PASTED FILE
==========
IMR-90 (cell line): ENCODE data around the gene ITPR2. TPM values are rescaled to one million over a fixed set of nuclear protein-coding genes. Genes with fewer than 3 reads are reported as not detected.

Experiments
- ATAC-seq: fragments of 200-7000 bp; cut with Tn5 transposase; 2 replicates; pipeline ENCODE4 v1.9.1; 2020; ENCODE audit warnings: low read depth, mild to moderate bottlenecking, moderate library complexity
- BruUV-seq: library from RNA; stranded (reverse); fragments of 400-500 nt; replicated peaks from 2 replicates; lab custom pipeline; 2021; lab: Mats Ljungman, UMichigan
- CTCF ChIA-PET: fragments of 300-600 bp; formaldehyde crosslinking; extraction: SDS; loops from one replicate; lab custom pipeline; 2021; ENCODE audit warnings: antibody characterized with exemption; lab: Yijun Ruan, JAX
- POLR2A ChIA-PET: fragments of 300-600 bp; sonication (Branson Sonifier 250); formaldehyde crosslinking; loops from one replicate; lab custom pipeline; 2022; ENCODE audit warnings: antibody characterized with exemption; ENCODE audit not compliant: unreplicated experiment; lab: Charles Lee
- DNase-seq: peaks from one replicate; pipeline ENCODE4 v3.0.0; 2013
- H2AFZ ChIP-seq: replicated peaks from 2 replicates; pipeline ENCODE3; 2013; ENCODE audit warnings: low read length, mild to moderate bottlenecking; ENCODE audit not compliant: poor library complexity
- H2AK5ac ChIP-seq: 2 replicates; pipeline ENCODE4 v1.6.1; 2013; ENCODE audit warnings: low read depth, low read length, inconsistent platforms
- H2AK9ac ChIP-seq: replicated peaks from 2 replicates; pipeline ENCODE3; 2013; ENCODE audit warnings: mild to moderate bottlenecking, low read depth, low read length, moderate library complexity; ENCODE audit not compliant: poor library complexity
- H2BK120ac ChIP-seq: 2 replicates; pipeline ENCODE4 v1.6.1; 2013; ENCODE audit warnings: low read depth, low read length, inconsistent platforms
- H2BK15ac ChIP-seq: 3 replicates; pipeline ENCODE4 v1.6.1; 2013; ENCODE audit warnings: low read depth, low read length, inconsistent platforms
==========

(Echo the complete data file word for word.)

IMR-90 (cell line): ENCODE data around the gene ITPR2. TPM values are rescaled to one million over a fixed set of nuclear protein-coding genes. Genes with fewer than 3 reads are reported as not detected.

Experiments
- ATAC-seq: fragments of 200-7000 bp; cut with Tn5 transposase; 2 replicates; pipeline ENCODE4 v1.9.1; 2020; ENCODE audit warnings: low read depth, mild to moderate bottlenecking, moderate library complexity
- BruUV-seq: library from RNA; stranded (reverse); fragments of 400-500 nt; replicated peaks from 2 replicates; lab custom pipeline; 2021; lab: Mats Ljungman, UMichigan
- CTCF ChIA-PET: fragments of 300-600 bp; formaldehyde crosslinking; extraction: SDS; loops from one replicate; lab custom pipeline; 2021; ENCODE audit warnings: antibody characterized with exemption; lab: Yijun Ruan, JAX
- POLR2A ChIA-PET: fragments of 300-600 bp; sonication (Branson Sonifier 250); formaldehyde crosslinking; loops from one replicate; lab custom pipeline; 2022; ENCODE audit warnings: antibody characterized with exemption; ENCODE audit not compliant: unreplicated experiment; lab: Charles Lee
- DNase-seq: peaks from one replicate; pipeline ENCODE4 v3.0.0; 2013
- H2AFZ ChIP-seq: replicated peaks from 2 replicates; pipeline ENCODE3; 2013; ENCODE audit warnings: low read length, mild to moderate bottlenecking; ENCODE audit not compliant: poor library complexity
- H2AK5ac ChIP-seq: 2 replicates; pipeline ENCODE4 v1.6.1; 2013; ENCODE audit warnings: low read depth, low read length, inconsistent platforms
- H2AK9ac ChIP-seq: replicated peaks from 2 replicates; pipeline ENCODE3; 2013; ENCODE audit warnings: mild to moderate bottlenecking, low read depth, low read length, moderate library complexity; ENCODE audit not compliant: poor library complexity
- H2BK120ac ChIP-seq: 2 replicates; pipeline ENCODE4 v1.6.1; 2013; ENCODE audit warnings: low read depth, low read length, inconsistent platforms
- H2BK15ac ChIP-seq: 3 replicates; pipeline ENCODE4 v1.6.1; 2013; ENCODE audit warnings: low read depth, low read length, inconsistent platforms